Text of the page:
PETER BATEMAN.

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As a composer, Peter has a rapidly growing list of feature film credits. Peter’s musical style in his feature film scores varies widely; from the bold symphonic gestures of the animated epic adventure Kaptara (2012), to the contemporary urgency and delicate romanticism of the fast-paced rom-com Syrup (2012).  

As an orchestrator and additional arranger, Peter has had the distinct pleasure of working with a number of other respected film composers, including but not limited to Danny Elfman, James Newton Howard, and Christopher Young. Recent film credits include several high profile releases for 2013;  Hunger Games: Catching Fire (Dir. Francis Lawrence),  After Earth (Dir. M Night Shyamalan),  Epic  (Dir. Chris Wedge), and  Fast & Furious 6 (Dir. Justin Lin).  His work with veteran video game composer Garry Schyman has received critical acclaim, most notably on the highly successful  Bioshock  franchise.

Peter has already seen recognition from within the music industry, with scholarships awarded by both ASCAP (Steve Kaplan Scholarship 2010), and BMI (Pete Carpenter Fellowship 2010). Most recently, Peter was nominated in the category ‘Best Young European Composer’ at the 2012 World Soundtrack Awards.

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One of your latest projects is the score for an animated movie. How did you become involved on KAPTARA ?

 

 

 

I responded to an ad placed on the Los Angeles Craigslist in late 2010 I think, and did two custom demo tracks for Patrick, the director. We met up during the demo process and hit it off, and seemed to see eye-to-eye on a lot of things conceptually from the very start (and this was while the film was still in the script stage). I then had to wait over a year to see anything on screen! Animation takes a long time.

 

The score sounds very grand throughout, what size orchestra did you employ for the soundtrack, and what percentage was performed via electronic or synthetic components?

 

There were three different-sized orchestras, primarily because of budgeting, but the idea was that the score should sound as if it were recorded with a single-sized orchestra. Some cues would segue from one orchestra to another, if the scene didn’t require the larger forces for part of it.  The largest group was around 70 musicians, and had a slightly over-sized brass section with 6 horns and 4 trombones.  The score totals about 72 minutes, and 69 minutes were recorded, which is basically every instrumental cue written for the movie. There are a handful of synth/sound-design cues that had overdubbed ethnic instruments/voice, but I was very conscious about making sure everything had a live element in it. I felt that this was more important than ever, as the film itself is entirely ‘synthesized’; from 2-D background drawings to computer-generated character faces and movements.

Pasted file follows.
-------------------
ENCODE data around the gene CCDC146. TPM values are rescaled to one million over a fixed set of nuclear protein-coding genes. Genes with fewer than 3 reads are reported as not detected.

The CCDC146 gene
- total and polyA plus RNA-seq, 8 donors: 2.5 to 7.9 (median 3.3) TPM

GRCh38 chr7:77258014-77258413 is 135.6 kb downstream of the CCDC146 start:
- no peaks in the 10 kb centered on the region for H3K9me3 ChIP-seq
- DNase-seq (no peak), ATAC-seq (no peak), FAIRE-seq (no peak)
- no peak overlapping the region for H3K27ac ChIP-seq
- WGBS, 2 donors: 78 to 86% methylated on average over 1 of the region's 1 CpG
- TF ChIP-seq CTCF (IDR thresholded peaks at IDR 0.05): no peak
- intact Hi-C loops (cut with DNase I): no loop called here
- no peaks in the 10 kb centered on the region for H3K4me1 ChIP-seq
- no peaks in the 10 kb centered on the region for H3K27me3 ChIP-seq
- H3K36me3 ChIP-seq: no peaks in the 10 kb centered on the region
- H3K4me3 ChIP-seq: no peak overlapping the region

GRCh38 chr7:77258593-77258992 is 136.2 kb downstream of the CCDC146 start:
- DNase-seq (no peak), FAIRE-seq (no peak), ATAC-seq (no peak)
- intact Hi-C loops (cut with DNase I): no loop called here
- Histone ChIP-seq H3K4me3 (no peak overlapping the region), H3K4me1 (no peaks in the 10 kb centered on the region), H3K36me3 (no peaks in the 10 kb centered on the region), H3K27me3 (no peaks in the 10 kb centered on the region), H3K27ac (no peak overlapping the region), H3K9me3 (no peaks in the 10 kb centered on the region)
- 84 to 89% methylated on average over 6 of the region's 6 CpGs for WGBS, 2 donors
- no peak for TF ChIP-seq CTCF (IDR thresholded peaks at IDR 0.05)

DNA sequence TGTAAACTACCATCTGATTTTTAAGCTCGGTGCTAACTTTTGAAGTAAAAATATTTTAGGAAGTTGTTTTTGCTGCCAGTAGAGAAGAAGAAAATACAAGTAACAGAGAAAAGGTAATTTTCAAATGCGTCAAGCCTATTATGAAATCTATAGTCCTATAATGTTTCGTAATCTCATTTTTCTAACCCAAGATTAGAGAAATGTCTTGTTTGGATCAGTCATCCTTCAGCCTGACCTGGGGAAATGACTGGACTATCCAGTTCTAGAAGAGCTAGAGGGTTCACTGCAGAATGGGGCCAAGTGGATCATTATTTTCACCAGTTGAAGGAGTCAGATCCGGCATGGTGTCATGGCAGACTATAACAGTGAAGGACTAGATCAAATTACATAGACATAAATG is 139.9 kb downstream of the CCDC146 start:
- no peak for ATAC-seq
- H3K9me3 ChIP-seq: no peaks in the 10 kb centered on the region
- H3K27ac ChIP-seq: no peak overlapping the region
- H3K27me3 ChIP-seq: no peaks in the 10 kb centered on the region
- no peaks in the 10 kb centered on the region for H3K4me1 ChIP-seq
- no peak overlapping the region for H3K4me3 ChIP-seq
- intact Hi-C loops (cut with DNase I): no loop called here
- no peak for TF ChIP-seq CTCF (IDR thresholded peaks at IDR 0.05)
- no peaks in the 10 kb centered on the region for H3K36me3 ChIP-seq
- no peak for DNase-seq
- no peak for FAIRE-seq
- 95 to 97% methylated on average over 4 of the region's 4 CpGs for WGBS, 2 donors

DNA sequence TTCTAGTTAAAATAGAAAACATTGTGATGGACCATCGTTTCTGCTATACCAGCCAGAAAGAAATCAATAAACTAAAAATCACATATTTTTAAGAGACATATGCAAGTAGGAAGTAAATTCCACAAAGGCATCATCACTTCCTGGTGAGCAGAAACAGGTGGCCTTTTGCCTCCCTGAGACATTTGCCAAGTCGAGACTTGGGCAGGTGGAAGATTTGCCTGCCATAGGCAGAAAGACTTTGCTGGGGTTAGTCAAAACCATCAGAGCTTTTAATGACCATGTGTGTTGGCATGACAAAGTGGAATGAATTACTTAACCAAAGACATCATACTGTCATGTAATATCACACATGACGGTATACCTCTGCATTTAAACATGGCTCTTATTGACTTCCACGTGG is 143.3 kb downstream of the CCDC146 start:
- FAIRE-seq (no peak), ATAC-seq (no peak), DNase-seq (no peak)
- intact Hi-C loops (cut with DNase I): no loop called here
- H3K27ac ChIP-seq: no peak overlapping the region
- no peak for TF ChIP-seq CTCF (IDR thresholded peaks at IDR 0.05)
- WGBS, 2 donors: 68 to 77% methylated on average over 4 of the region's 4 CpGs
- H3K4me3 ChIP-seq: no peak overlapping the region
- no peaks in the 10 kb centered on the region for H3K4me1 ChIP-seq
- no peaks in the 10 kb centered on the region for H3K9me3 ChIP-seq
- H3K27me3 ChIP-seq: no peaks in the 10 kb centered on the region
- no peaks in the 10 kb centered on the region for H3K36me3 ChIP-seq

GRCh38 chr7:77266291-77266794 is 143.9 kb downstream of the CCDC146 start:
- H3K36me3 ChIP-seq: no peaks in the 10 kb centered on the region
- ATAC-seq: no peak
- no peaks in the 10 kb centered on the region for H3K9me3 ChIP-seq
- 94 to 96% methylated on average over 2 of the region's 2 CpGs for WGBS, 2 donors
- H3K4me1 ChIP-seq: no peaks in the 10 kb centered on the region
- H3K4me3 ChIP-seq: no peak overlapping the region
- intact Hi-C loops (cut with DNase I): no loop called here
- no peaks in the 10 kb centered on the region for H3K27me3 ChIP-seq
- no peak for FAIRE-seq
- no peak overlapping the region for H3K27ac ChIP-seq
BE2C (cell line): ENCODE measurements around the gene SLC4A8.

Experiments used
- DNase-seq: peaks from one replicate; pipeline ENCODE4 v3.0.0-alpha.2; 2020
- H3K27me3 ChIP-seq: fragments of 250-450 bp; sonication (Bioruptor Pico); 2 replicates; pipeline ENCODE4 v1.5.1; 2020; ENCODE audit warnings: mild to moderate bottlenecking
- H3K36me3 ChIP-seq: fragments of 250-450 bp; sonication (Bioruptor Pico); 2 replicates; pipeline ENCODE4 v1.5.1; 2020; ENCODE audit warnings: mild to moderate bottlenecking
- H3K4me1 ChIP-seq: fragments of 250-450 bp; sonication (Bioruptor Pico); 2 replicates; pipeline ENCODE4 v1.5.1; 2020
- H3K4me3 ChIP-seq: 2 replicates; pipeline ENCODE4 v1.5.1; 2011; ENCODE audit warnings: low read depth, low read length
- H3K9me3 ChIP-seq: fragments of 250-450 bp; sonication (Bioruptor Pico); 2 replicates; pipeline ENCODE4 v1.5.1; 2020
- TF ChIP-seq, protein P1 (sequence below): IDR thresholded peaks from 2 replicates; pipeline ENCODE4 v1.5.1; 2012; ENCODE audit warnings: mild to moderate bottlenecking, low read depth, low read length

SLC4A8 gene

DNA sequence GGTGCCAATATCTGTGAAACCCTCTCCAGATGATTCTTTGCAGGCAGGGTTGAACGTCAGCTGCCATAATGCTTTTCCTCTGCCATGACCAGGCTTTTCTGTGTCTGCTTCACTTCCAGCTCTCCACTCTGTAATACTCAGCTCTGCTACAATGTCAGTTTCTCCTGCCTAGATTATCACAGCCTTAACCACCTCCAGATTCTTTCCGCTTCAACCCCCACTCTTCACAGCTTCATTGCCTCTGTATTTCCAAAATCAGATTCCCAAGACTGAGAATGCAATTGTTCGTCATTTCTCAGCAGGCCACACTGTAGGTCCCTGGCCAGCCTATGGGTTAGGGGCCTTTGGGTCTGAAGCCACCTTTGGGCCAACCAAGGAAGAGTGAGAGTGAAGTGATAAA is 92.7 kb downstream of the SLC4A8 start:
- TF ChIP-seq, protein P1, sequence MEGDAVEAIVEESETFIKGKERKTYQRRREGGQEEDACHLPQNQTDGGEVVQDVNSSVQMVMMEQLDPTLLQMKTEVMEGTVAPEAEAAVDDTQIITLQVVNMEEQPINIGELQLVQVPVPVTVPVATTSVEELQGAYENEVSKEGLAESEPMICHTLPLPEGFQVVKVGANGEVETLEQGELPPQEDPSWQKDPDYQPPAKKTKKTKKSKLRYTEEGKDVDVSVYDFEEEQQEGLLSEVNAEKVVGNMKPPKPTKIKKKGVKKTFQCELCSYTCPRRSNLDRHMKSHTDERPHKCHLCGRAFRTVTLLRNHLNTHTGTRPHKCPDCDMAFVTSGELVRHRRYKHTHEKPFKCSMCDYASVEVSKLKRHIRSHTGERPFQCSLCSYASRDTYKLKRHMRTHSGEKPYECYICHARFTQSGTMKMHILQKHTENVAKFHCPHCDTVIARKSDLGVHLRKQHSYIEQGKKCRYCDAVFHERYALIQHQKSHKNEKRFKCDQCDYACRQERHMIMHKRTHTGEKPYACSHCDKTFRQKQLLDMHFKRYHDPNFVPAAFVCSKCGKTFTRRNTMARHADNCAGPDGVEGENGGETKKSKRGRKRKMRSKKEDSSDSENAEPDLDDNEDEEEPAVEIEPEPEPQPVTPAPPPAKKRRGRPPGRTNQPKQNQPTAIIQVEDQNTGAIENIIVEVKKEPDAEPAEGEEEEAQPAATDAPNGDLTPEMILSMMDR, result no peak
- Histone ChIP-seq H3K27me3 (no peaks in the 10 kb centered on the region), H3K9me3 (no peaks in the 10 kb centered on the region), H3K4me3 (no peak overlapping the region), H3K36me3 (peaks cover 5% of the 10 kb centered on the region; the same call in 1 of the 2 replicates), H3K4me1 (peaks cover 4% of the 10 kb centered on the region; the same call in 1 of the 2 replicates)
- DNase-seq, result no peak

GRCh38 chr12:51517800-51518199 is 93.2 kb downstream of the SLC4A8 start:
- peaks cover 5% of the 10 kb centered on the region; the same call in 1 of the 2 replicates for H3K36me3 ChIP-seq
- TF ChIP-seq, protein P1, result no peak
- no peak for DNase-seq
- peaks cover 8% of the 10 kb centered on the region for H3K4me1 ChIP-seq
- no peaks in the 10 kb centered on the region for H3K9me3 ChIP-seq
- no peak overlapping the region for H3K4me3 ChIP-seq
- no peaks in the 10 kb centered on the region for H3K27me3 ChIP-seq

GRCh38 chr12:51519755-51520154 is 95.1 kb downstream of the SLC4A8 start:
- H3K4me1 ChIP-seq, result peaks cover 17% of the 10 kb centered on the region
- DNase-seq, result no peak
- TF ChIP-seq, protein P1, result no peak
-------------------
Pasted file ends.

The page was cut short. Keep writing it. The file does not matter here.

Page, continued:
You utilize a female voice on the score, who is the soloist and did you have this artist in mind when you were writing the vocal parts, they seem to have an Armenian or maybe Macedonian sound to them? 

 

The soloist is the Los Angeles-based singer Belinda Ulla Capol, who is originally from Zurich, Switzerland. She has a very versatile voice, and was able to capture a lot of different styles for me that would have taken 2 or 3 different performers to cover. The vocal moments in the score are very scene-specific, rather than artist-specific, so it was great that Belinda could consolidate all these moments with her distinctive musicality.  We also had a menagerie of other overdubbed instruments, including didgeridoo, lots of different ethnic winds, and hand percussion.

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How much time were you allowed to write the score and were the films producers or director very hands on when it came to the spotting and scoring of the picture, or were you more or less given a free hand ?